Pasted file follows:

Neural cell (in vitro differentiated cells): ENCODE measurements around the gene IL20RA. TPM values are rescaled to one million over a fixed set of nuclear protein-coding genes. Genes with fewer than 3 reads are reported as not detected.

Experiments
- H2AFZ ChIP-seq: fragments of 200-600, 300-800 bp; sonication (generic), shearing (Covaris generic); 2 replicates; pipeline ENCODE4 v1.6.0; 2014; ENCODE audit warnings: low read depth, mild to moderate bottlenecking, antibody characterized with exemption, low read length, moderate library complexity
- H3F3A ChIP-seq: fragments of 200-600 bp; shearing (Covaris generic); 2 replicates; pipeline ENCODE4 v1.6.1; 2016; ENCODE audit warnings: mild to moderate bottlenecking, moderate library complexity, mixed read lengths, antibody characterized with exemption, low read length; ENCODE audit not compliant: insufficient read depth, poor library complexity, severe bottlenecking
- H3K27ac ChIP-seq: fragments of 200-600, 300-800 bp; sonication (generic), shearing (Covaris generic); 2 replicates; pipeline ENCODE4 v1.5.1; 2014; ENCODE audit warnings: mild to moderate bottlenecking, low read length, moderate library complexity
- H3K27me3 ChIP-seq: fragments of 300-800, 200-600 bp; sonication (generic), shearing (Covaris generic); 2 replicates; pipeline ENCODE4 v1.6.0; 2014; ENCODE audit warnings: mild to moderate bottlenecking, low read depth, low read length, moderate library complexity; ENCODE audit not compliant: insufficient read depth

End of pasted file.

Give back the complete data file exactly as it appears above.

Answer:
Neural cell (in vitro differentiated cells): ENCODE measurements around the gene IL20RA. TPM values are rescaled to one million over a fixed set of nuclear protein-coding genes. Genes with fewer than 3 reads are reported as not detected.

Experiments
- H2AFZ ChIP-seq: fragments of 200-600, 300-800 bp; sonication (generic), shearing (Covaris generic); 2 replicates; pipeline ENCODE4 v1.6.0; 2014; ENCODE audit warnings: low read depth, mild to moderate bottlenecking, antibody characterized with exemption, low read length, moderate library complexity
- H3F3A ChIP-seq: fragments of 200-600 bp; shearing (Covaris generic); 2 replicates; pipeline ENCODE4 v1.6.1; 2016; ENCODE audit warnings: mild to moderate bottlenecking, moderate library complexity, mixed read lengths, antibody characterized with exemption, low read length; ENCODE audit not compliant: insufficient read depth, poor library complexity, severe bottlenecking
- H3K27ac ChIP-seq: fragments of 200-600, 300-800 bp; sonication (generic), shearing (Covaris generic); 2 replicates; pipeline ENCODE4 v1.5.1; 2014; ENCODE audit warnings: mild to moderate bottlenecking, low read length, moderate library complexity
- H3K27me3 ChIP-seq: fragments of 300-800, 200-600 bp; sonication (generic), shearing (Covaris generic); 2 replicates; pipeline ENCODE4 v1.6.0; 2014; ENCODE audit warnings: mild to moderate bottlenecking, low read depth, low read length, moderate library complexity; ENCODE audit not compliant: insufficient read depth